Successful Summer Series Leads to Autumn on the Hill

by Rachel Cutler, educator and resident artist

It was the second week of June when we began our preliminary plans for an outdoor summer art program for local children. Governor Lamont set forth policies for what day camps would like in Connecticut during the pandemic. Undoubtedly, these were unprecedented circumstances, but we felt confident we could create an educational, fun, and, most of all, safe program for our youth.

Our Director of Education, Kate Ebner, and I brainstormed the lesson plans and worked out the logistics. Then, we lovingly named our new creation “Summer on the Hill.”

The weeks flew by as we finalized the details, and soon enough, the first day of the program was upon us. I’ll never forget the looks of uncertainty on the young attendee’s faces as they stood masked and distanced in the Sunken Garden. While reading out the new rules, I also felt a twinge of anxiety. I had directed and led camps before, but none quite like this. Luckily, the uncertainty and nervousness were short-lived. Laughter filled the air as we raced towards the sheep pasture, material packets in hand to sketch out the landscape on that sunny July day.

It is incredible how quickly kids can adapt to circumstances. The students who participated in our program handled the new guidelines thoughtfully and graciously. They respected one another’s space and took full advantage of our sprawling grounds.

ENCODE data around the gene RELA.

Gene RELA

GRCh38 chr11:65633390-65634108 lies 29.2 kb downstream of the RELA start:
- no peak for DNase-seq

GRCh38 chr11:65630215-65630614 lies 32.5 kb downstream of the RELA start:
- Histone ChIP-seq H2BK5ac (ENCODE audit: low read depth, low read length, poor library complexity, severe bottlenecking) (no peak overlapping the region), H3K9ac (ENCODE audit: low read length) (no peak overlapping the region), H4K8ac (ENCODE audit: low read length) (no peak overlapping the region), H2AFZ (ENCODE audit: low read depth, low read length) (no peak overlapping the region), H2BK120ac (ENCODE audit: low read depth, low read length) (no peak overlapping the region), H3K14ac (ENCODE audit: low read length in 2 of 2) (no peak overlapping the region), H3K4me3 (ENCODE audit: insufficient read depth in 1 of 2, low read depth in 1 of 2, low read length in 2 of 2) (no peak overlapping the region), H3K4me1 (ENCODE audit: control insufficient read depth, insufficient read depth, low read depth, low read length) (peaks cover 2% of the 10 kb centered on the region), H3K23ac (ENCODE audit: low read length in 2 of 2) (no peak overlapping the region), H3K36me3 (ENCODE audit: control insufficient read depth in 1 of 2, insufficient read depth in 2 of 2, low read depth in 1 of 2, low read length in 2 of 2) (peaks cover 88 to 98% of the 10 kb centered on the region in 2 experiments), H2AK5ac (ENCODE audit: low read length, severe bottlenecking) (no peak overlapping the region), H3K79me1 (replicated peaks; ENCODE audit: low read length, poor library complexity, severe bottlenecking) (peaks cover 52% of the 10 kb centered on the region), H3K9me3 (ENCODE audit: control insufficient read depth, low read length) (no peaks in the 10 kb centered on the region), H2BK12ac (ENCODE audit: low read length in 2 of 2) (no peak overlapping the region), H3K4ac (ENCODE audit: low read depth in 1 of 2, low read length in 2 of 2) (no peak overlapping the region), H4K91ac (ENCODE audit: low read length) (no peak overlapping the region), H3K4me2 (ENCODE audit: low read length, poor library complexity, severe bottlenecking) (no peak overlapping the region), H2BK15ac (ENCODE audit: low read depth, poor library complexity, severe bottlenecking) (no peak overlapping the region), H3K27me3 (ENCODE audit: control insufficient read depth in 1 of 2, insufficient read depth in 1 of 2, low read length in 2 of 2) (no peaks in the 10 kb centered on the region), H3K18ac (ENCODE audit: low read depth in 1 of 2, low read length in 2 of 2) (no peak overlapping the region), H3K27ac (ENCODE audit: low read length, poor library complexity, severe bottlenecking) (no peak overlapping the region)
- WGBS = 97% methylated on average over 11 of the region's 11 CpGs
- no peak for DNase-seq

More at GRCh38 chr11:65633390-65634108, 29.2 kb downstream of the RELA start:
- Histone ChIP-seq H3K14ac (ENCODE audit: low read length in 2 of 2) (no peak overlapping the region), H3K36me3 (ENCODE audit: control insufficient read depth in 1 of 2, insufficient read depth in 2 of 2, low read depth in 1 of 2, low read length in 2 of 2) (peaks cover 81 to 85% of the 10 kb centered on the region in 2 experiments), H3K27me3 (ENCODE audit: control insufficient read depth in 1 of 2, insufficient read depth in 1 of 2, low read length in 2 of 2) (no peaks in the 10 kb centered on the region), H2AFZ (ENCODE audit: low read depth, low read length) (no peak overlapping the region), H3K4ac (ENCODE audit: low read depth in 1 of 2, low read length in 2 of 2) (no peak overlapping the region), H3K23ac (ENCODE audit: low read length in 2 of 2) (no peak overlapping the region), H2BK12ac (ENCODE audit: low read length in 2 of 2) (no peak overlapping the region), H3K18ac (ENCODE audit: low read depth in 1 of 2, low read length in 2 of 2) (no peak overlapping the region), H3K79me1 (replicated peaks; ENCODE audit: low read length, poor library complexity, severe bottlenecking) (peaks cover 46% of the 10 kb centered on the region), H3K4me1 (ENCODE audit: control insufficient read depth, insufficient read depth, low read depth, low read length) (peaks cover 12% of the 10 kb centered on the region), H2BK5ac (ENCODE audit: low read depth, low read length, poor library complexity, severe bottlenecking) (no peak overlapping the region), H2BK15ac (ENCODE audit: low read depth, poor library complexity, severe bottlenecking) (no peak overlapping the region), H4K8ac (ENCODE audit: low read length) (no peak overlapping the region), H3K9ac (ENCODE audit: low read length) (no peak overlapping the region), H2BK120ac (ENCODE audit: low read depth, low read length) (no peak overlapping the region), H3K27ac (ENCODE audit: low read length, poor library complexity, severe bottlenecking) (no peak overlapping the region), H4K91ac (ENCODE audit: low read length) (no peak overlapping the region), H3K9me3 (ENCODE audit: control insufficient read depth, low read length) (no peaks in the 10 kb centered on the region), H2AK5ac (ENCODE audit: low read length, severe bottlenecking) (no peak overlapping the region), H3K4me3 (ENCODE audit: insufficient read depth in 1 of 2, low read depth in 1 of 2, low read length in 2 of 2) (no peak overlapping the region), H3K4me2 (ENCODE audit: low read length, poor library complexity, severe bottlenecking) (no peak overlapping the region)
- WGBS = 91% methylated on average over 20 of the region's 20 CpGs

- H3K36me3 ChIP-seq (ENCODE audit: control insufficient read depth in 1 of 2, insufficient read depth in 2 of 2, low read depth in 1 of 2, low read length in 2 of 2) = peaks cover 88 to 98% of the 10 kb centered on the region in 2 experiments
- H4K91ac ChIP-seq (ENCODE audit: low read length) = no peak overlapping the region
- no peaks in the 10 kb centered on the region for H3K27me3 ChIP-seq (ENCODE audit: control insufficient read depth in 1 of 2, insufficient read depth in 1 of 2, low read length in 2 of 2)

Our program helpers, Ben McGowen, a student from the University of Rochester; Annie Wertheimer, a Hobart College student; and Angela Yuan from Miss Porters, were attentive and upbeat. They brought smiles each day and successfully aided attendees at a distance. We were farther apart, but we still shared our love of art, humor, and experiences.

The program ran for four weeks in July and August on Tuesdays and Thursdays from 9 am to noon. During these mornings, students ages 9 to14 would gather and participate in a variety of activities. Each session would begin with a short hike and field sketching. Then we would create the masterpiece of the day, focusing on a new medium, whether that is watercolor, pastels, markers, pencil, and crayons. Fun games included one-minute modeling with goofy poses, create a new animal, and art jeopardy.

Summer on the Hill was such a success that it is now a seasonal staple: Our current program, Autumn on the Hill, is running until late October. Nature hikes, animal identification, outdoor art, and games compose each week!

Last week, I spent the afternoon hunting frogs with a group of nature savvy youngsters. It made me realize how important getting outdoors and having a little adventure can be!

If you would like to join our Autumn on the Hill program, please visit Autumn on the Hill.  Each week is a new theme and new adventure!

 

 

 

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